Collecting, cleaning, displaying, researching, and appreciating TRIVETS and related go-withs!
Are you old enough to remember sprinkler bottles? They were a staple of home ironing before the advent of the steam iron. On ironing day clothes were sprinkled, rolled up and placed in the refrigerator so they wouldn’t dry out or sour. The sprinkler was also handy for quick ironing touch ups.
Dampening fabric prior to ironing helped to release wrinkles and a glass soda bottle with a cork sprinkler inserted worked just fine; but housewives desired more decorative sprinklers. Manufacturers obliged by creating bottles of plastic, ceramic and glass in a myriad of sizes, shapes and colors.
Although the era of the sprinkler bottle has passed, the interest in collecting them is ever growing. Quality, condition, rarity and aesthetic appeal drive the market. Today vintage sprinkler bottles from the 1940s and 1950s are highly prized and the hunt is on to find examples free of damage and with minimal age related crazing.
I hadn’t really considered collecting sprinkler bottles until attending the 2011 PITCA Convention and discovering some for sale. There I bought my first sprinkler, the turquoise Clothespin … the beginning of a collection that now numbers over a dozen.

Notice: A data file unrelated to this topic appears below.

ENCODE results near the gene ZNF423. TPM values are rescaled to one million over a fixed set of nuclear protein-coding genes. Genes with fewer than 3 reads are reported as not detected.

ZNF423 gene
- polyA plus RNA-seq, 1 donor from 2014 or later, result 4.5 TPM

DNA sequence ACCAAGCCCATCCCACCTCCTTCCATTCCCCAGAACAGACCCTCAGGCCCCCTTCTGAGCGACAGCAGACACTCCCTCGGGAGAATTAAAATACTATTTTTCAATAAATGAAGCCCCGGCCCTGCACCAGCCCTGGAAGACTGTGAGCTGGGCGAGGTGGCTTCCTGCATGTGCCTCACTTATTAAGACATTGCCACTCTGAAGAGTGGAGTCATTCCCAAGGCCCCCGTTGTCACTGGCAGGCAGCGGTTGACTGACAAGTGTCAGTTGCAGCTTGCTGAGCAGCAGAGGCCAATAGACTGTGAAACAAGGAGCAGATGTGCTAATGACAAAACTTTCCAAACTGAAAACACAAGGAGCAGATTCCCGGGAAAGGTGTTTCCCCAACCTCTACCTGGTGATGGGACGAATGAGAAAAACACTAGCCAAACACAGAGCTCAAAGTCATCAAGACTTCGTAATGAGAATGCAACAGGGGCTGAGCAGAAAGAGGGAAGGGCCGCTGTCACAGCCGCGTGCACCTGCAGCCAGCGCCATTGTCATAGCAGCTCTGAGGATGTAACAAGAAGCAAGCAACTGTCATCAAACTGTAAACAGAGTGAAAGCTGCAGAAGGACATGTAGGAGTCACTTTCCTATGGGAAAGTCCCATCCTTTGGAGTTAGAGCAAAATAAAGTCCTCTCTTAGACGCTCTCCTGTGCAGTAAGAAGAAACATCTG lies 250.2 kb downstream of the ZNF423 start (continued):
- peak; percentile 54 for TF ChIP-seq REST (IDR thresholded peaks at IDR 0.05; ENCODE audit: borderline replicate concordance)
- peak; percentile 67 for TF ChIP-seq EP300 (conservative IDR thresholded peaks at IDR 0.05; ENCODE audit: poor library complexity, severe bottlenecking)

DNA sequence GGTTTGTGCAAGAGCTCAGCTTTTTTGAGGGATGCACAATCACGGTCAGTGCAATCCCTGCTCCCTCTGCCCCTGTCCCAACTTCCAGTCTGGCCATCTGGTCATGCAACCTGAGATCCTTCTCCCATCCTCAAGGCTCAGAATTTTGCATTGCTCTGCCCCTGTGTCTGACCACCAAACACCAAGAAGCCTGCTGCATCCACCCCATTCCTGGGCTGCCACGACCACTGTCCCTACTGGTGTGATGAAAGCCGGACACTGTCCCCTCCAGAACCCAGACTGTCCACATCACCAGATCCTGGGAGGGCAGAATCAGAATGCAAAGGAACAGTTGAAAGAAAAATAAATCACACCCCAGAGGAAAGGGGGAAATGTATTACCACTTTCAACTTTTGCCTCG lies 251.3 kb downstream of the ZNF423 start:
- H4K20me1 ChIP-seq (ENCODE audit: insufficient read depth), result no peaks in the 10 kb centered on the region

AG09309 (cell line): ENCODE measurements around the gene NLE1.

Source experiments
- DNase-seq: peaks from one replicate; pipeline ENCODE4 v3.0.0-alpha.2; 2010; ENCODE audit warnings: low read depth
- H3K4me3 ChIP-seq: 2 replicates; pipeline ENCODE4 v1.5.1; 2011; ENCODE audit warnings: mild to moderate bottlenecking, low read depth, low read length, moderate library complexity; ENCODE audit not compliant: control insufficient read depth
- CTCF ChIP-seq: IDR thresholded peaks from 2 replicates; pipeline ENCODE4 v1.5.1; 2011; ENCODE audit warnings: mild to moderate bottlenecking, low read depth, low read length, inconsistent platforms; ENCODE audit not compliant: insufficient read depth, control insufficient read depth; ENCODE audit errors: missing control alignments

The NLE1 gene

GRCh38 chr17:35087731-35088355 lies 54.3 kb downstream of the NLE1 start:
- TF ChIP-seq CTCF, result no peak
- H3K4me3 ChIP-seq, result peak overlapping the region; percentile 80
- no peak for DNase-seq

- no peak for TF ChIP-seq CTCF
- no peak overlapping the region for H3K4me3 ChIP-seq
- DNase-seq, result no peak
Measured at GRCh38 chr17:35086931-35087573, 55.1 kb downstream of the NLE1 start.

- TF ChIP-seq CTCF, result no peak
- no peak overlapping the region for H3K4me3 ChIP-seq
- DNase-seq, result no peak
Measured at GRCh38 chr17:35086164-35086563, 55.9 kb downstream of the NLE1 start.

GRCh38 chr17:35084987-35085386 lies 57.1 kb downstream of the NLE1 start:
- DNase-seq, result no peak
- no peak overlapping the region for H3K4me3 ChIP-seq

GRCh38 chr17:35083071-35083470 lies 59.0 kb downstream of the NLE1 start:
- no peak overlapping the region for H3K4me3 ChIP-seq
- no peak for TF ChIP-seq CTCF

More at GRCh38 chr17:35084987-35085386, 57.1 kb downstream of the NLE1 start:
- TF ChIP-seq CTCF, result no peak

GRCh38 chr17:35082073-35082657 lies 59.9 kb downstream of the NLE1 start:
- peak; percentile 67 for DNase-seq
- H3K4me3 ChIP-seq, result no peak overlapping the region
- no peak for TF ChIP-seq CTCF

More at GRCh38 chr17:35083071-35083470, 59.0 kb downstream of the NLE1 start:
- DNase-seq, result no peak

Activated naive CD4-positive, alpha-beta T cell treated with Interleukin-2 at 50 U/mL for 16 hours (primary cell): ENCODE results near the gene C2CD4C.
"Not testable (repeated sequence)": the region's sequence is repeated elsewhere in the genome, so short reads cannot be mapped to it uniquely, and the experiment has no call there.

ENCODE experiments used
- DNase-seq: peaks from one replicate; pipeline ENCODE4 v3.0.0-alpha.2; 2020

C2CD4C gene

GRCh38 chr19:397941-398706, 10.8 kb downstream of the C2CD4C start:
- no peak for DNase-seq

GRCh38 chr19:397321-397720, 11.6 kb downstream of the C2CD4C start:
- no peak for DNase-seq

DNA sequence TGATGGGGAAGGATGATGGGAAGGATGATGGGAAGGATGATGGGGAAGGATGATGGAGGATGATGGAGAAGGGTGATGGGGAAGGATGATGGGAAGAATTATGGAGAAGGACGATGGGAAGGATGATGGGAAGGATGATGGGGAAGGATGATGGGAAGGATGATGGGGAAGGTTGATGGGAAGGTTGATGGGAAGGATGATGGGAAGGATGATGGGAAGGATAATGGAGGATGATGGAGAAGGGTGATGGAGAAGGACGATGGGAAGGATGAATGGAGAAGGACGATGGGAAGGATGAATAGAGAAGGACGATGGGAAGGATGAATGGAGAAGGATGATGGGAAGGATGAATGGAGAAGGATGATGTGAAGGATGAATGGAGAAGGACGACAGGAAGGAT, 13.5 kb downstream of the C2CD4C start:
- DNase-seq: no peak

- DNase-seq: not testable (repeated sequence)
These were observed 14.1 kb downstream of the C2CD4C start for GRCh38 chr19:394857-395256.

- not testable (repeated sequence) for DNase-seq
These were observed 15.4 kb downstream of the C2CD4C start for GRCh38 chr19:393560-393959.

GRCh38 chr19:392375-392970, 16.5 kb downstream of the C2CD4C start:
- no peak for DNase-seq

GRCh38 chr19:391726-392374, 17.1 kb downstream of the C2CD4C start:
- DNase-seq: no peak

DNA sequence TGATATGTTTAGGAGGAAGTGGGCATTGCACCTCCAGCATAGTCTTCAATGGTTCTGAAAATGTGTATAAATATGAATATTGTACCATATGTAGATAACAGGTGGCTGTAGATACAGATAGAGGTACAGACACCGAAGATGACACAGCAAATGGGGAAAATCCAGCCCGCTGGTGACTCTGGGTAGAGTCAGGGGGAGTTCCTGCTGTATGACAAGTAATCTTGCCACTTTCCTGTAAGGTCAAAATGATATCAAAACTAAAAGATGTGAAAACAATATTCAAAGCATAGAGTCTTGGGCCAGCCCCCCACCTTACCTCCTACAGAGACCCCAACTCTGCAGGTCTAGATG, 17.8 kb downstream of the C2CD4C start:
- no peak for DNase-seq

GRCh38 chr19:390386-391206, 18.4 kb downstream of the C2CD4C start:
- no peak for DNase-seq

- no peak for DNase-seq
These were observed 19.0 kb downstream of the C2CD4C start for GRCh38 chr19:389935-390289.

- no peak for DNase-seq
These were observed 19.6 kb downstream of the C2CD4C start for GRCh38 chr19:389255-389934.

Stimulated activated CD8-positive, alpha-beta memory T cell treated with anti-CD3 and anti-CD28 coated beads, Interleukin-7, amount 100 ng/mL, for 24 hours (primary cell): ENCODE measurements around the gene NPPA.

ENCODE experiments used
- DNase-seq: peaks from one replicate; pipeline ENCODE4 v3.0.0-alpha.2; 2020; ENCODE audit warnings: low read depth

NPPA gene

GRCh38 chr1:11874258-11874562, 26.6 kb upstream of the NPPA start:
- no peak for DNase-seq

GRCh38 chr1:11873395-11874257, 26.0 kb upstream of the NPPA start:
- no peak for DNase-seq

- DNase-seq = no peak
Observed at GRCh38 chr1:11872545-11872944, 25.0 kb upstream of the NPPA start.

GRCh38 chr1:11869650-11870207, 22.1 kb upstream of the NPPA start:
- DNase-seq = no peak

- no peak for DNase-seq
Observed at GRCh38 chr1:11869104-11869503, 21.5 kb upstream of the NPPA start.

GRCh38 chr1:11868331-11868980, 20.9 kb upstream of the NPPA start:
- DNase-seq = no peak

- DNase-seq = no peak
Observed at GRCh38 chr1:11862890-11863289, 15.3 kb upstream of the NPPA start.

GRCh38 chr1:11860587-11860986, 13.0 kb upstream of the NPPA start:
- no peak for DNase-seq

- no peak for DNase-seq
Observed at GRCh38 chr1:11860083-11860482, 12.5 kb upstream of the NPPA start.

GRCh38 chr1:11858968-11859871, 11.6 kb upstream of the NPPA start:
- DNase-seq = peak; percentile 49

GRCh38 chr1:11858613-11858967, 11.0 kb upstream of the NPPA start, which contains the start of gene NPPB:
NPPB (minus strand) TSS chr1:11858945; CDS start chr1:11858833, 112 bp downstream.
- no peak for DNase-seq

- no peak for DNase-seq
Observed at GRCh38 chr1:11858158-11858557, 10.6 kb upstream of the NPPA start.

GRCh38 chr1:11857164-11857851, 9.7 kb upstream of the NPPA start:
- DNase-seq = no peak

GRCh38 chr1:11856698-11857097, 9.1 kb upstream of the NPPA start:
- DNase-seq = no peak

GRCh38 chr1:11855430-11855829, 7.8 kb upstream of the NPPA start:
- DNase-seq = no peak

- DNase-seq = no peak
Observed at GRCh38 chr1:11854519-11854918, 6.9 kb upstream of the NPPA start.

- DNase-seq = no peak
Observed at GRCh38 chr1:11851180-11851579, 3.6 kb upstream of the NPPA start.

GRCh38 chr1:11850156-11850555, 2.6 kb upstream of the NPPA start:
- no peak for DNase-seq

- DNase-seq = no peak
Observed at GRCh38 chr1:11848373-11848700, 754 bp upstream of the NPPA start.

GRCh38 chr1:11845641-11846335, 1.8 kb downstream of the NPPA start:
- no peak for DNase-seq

My bottles vary in height from 6” to 9” tall. Most are ceramic, but I do have a few plastic examples. All bottles are originals with the exception of one: a well-done modern ceramic replica of the 1950s California Cleminson Fireman created in 2011 and signed by S. Roberts of California. Considering an original Cleminson Fireman (if you can find one) sells for over $1500, I’m very happy with my reproduction!
Reference books and articles are few. The second edition of Collectibles for the Kitchen, Bath & Beyond by Krause Publications (softbound, 2001) contains an informative 22-page illustrated chapter detailing the most collectible ceramic, plastic and glass sprinkler bottles.
And two magazines also have good articles; I found my copies on eBay.
● American Country Collectibles, Summer 1994, “Damp It!” by Carol & Jimmy Walker
● Collectibles Flea Market Finds, Fall 1996, “Figural Sprinkler Bottles” by Cathy Cook
So keep an eye out for these vintage treasures. Good luck and happy collecting!
NOTE: See also Collectible sprinkler bottles, Part 2.